Chris Ankeny: Yes, we use BIM; All USACE projects require BIM model as a deliverable along with construction documents.

Mark Chrisman: Our firm extensively uses BIM in conjunction with project partners. We have been part of projects in the private sector where the BIM model was setup to be used by facilities management staff to assist with ongoing maintenance. However, this method is not effective or beneficial without appropriate upfront and ongoing training. Without the proper introduction to this too, facilities staff became disenfranchised with the models/process and reverted back to what they had done previously. For this to work, the design team and on-site technology team needs to be engaged once the building and BIM model is turned over to staff, for a period of time afterward and possibly even include annual training for changes that occur.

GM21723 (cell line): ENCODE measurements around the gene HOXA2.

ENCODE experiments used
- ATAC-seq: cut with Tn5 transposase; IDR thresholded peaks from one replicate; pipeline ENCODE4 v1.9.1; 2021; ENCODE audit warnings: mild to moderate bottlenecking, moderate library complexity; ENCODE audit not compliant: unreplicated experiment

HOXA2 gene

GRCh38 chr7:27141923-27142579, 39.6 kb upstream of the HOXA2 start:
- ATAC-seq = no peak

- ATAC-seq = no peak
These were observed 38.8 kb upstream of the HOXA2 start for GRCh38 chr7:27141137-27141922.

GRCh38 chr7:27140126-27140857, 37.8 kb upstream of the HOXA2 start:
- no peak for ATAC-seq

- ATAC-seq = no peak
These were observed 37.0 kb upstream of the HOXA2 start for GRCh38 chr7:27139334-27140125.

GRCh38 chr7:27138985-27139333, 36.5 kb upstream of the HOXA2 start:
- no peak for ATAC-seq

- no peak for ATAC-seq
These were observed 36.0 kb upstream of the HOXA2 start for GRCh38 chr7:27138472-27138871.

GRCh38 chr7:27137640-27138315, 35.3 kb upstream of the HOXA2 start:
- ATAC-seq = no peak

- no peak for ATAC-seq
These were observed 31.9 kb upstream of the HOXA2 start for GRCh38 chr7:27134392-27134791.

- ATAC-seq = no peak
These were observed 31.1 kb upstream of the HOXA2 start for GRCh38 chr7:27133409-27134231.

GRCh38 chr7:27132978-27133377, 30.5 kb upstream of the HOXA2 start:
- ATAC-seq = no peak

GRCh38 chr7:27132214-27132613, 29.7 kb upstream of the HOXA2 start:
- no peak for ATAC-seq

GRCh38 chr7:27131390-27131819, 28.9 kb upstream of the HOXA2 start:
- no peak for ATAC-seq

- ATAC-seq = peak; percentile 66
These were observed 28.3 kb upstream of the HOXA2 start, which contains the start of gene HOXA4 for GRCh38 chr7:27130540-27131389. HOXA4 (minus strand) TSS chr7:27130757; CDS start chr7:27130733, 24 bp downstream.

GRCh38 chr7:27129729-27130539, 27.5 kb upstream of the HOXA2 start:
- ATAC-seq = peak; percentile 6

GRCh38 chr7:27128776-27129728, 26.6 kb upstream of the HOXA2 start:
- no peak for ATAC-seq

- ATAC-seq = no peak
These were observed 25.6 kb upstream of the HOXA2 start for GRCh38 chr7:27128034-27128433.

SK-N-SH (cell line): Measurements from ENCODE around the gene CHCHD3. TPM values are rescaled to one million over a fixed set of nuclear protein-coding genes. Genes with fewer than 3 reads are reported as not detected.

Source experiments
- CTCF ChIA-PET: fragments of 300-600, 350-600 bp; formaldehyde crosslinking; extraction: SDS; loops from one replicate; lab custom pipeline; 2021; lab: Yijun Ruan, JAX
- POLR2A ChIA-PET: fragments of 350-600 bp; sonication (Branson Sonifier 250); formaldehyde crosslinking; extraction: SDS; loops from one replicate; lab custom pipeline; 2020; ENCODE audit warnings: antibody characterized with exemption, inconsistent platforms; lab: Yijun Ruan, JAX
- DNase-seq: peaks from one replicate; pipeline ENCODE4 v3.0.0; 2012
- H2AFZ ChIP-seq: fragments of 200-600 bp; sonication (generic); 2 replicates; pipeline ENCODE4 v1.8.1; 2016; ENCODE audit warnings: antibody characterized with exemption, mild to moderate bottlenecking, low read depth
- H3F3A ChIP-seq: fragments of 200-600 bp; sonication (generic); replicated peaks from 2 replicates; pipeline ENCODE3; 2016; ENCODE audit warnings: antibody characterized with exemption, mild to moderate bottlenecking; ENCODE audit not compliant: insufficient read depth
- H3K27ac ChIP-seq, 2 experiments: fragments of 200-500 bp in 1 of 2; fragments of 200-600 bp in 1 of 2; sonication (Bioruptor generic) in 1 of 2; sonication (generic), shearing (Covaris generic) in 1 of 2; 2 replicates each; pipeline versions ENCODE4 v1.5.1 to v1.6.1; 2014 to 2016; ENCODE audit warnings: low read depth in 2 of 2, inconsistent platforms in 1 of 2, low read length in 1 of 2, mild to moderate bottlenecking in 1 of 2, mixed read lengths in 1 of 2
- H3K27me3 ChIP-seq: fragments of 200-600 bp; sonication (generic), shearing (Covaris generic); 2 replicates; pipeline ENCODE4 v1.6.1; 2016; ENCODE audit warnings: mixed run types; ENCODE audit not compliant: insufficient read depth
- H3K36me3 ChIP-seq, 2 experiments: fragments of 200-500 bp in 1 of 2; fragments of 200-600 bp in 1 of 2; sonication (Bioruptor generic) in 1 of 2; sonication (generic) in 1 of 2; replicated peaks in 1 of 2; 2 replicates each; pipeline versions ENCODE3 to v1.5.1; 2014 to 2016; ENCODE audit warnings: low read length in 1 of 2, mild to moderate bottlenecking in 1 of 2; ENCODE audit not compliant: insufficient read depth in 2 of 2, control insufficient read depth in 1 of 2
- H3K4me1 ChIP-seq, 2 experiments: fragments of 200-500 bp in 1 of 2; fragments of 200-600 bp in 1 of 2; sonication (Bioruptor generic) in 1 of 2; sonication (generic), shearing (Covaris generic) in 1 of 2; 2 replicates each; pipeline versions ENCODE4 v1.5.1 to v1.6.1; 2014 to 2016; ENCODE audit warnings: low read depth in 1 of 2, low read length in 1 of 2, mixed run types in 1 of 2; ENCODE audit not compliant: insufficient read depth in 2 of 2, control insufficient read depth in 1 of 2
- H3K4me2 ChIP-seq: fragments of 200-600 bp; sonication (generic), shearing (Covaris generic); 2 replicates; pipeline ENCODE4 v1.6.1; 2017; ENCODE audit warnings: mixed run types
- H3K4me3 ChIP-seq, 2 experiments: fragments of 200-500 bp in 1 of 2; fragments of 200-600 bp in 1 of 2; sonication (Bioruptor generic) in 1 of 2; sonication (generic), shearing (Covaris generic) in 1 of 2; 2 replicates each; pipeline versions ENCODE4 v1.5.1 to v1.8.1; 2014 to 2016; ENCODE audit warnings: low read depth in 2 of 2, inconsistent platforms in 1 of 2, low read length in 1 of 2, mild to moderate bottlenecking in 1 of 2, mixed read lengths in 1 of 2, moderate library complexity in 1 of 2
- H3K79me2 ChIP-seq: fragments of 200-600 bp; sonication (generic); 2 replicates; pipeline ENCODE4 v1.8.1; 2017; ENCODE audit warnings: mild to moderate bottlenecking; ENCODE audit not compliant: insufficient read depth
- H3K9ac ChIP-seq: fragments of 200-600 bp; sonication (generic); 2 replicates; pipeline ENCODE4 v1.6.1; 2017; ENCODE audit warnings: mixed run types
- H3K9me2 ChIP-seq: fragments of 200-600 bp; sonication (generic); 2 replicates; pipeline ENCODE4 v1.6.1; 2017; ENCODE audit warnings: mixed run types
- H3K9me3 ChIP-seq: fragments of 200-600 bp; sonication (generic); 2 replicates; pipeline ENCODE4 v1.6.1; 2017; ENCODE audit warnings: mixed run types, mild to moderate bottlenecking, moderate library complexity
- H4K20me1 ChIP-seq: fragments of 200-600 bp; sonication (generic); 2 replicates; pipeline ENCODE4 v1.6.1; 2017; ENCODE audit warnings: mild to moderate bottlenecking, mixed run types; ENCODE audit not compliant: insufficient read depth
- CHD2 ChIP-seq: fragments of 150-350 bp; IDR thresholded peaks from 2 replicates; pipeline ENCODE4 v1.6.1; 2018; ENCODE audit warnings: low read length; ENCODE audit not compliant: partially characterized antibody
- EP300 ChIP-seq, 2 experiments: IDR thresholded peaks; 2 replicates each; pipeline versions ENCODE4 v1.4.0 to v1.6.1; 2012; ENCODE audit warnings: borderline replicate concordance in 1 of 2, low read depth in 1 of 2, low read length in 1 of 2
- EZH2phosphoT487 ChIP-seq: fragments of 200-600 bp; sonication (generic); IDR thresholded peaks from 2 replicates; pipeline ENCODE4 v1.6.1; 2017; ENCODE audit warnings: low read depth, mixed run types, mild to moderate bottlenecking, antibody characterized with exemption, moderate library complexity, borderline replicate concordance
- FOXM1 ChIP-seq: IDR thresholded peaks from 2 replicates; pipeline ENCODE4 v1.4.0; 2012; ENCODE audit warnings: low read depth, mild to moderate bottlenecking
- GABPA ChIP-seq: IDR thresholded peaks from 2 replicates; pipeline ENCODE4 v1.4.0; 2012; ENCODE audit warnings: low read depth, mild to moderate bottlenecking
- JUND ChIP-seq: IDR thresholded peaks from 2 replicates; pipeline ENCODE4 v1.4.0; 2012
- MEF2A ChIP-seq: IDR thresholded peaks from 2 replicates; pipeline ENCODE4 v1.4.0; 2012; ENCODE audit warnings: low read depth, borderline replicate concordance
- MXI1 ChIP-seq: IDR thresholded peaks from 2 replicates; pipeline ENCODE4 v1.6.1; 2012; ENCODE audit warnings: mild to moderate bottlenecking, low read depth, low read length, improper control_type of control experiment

Troy Windom: Yes, BIM is used for some customers. Most federal agencies, though, are still just using CAD.

Have you included virtual reality or augmented reality in the design of such a project? Describe the application of such tools.

Todd Garing: Yes, for the Smithsonian Institution’s National Air and Space Museum (NASM) architect set up a virtual reality station in their office to allow the design team and owner to “walk” through the building. The VR was used for design verification, owner education and identification of any elements for discussion. It also allowed us to “walk” through the model and identify areas of correction, for example if any light switches appeared to be “floating in the air” instead of mounted to a wall.